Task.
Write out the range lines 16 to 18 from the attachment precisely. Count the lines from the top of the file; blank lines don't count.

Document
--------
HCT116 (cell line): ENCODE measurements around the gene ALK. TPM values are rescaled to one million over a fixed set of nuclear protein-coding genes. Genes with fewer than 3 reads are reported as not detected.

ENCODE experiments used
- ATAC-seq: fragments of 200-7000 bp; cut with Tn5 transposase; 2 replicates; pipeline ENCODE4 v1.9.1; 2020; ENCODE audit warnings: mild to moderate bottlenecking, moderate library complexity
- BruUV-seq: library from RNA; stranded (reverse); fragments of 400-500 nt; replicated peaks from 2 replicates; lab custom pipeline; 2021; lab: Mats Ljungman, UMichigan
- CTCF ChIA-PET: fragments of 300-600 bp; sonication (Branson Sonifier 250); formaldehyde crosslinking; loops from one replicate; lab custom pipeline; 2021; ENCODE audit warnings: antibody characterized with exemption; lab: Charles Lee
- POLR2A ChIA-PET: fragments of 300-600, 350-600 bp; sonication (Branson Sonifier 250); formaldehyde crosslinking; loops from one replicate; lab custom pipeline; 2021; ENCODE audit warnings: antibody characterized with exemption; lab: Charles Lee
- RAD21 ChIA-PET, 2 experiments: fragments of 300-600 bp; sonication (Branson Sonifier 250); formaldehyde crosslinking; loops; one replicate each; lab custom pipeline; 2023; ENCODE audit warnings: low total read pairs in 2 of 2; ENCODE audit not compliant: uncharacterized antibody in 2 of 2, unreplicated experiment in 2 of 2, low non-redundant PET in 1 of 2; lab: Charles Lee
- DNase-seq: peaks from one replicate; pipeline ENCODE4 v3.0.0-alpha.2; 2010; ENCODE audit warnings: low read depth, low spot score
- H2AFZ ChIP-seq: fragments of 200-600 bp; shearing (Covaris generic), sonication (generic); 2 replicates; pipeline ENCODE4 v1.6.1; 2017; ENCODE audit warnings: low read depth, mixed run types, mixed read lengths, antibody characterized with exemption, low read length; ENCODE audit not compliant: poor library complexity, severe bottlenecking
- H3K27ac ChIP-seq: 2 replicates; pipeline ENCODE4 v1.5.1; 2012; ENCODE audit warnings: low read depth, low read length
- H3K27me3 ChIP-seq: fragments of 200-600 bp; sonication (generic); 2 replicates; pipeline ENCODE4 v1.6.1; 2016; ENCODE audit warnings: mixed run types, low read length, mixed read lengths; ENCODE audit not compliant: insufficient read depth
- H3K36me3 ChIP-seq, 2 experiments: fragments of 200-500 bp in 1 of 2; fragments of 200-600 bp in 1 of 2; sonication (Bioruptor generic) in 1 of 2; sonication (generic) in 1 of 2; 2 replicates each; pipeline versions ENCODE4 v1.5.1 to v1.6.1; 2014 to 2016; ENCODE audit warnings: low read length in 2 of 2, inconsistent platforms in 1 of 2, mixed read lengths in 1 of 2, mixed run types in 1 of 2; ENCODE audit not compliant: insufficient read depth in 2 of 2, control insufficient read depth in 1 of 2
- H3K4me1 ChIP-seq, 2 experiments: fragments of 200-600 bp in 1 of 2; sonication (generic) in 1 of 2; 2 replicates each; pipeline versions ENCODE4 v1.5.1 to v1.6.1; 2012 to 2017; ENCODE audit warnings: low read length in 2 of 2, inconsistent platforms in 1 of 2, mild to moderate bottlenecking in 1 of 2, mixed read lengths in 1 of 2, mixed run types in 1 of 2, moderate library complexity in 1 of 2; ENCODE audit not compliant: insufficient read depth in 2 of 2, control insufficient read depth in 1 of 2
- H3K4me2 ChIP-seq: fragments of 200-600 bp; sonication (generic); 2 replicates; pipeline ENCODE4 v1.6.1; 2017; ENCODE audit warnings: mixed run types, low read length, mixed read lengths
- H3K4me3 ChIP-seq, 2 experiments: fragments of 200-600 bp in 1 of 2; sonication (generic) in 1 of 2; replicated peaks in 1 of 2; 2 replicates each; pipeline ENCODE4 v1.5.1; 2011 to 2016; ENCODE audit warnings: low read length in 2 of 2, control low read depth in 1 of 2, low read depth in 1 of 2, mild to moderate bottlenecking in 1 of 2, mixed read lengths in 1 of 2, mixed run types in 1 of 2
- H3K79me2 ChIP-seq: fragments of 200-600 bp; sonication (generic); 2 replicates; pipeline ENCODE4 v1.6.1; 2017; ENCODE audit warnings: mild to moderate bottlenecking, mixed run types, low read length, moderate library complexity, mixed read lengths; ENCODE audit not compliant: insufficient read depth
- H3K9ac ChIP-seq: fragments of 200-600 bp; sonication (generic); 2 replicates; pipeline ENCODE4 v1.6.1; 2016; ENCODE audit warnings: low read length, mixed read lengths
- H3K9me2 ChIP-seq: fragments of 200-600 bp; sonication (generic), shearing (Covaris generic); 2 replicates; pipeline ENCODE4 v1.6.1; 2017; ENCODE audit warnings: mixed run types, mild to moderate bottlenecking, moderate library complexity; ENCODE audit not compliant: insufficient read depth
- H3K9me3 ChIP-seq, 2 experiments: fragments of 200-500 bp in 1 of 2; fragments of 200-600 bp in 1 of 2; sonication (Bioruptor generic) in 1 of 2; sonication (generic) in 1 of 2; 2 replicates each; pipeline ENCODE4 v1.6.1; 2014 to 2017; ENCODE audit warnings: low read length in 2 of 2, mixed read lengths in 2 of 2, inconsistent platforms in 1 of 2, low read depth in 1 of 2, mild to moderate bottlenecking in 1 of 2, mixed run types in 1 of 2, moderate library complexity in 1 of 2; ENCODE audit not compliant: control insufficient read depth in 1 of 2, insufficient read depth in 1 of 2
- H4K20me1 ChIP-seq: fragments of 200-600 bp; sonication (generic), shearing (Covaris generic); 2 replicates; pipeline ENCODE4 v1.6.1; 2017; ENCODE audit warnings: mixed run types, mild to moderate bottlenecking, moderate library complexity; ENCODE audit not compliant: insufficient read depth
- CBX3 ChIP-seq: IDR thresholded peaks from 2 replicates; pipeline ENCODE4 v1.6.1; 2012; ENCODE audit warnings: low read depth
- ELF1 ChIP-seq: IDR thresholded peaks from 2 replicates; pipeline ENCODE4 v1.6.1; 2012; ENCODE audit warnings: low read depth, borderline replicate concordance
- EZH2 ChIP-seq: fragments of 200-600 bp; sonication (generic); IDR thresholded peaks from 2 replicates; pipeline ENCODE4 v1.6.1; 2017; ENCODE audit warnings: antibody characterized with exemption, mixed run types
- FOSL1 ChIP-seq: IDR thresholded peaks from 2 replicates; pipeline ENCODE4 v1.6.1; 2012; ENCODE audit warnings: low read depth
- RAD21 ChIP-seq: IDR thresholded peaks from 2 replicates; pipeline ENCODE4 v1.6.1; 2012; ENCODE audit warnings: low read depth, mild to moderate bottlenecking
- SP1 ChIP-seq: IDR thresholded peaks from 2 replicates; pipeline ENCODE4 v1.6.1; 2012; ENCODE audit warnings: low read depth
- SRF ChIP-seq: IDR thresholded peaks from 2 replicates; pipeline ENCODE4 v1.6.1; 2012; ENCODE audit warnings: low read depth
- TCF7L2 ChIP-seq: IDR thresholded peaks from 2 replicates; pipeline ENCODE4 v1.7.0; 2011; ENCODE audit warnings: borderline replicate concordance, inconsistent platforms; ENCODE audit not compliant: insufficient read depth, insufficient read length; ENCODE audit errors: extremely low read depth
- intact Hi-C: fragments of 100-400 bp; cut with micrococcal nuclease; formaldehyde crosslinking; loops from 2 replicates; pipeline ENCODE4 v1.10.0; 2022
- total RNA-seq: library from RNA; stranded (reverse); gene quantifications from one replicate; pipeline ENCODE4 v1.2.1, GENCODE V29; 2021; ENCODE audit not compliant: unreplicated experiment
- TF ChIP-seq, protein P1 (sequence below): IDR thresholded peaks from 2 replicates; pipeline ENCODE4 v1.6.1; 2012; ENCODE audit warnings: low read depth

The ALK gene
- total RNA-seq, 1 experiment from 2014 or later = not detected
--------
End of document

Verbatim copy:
- H3K79me2 ChIP-seq: fragments of 200-600 bp; sonication (generic); 2 replicates; pipeline ENCODE4 v1.6.1; 2017; ENCODE audit warnings: mild to moderate bottlenecking, mixed run types, low read length, moderate library complexity, mixed read lengths; ENCODE audit not compliant: insufficient read depth
- H3K9ac ChIP-seq: fragments of 200-600 bp; sonication (generic); 2 replicates; pipeline ENCODE4 v1.6.1; 2016; ENCODE audit warnings: low read length, mixed read lengths
- H3K9me2 ChIP-seq: fragments of 200-600 bp; sonication (generic), shearing (Covaris generic); 2 replicates; pipeline ENCODE4 v1.6.1; 2017; ENCODE audit warnings: mixed run types, mild to moderate bottlenecking, moderate library complexity; ENCODE audit not compliant: insufficient read depth